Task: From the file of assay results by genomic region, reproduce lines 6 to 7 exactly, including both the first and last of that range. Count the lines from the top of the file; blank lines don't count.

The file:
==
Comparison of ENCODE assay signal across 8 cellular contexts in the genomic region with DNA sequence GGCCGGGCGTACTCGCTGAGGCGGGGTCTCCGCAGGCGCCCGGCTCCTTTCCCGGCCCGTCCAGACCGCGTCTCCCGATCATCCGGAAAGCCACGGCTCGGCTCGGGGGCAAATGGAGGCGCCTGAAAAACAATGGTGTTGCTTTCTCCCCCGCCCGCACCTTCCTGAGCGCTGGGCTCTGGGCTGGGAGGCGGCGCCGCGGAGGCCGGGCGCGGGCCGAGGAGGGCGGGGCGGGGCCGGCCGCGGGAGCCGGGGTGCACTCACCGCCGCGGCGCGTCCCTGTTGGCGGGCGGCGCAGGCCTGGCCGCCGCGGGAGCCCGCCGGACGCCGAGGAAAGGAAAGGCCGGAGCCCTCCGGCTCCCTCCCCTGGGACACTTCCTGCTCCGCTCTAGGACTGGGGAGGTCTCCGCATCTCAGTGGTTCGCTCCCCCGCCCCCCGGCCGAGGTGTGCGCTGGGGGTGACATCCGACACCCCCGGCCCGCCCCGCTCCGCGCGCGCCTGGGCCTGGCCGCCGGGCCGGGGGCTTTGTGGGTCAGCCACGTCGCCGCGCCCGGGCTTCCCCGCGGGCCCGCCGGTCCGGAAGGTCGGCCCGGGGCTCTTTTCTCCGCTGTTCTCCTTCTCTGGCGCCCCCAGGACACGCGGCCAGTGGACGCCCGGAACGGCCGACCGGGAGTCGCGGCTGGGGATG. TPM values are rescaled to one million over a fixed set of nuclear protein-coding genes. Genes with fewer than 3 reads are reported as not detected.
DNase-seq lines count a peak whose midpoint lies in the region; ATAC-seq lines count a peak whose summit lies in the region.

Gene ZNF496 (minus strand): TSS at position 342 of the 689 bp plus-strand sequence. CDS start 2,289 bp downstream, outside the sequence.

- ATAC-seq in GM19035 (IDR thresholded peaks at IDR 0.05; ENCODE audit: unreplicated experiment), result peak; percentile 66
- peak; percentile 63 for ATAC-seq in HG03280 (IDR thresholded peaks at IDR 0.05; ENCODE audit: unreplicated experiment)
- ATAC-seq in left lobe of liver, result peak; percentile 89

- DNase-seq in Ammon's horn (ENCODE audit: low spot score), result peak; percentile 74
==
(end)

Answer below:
- ATAC-seq in left lobe of liver, result peak; percentile 89

- DNase-seq in Ammon's horn (ENCODE audit: low spot score), result peak; percentile 74